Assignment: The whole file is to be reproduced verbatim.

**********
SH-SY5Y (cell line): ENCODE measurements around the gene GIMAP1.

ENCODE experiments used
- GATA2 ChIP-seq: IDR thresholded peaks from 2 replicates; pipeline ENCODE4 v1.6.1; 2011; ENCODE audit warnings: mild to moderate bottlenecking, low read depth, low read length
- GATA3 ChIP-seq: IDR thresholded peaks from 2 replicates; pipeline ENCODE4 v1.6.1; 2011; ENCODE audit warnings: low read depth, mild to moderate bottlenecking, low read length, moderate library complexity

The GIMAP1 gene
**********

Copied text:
SH-SY5Y (cell line): ENCODE measurements around the gene GIMAP1.

ENCODE experiments used
- GATA2 ChIP-seq: IDR thresholded peaks from 2 replicates; pipeline ENCODE4 v1.6.1; 2011; ENCODE audit warnings: mild to moderate bottlenecking, low read depth, low read length
- GATA3 ChIP-seq: IDR thresholded peaks from 2 replicates; pipeline ENCODE4 v1.6.1; 2011; ENCODE audit warnings: low read depth, mild to moderate bottlenecking, low read length, moderate library complexity

The GIMAP1 gene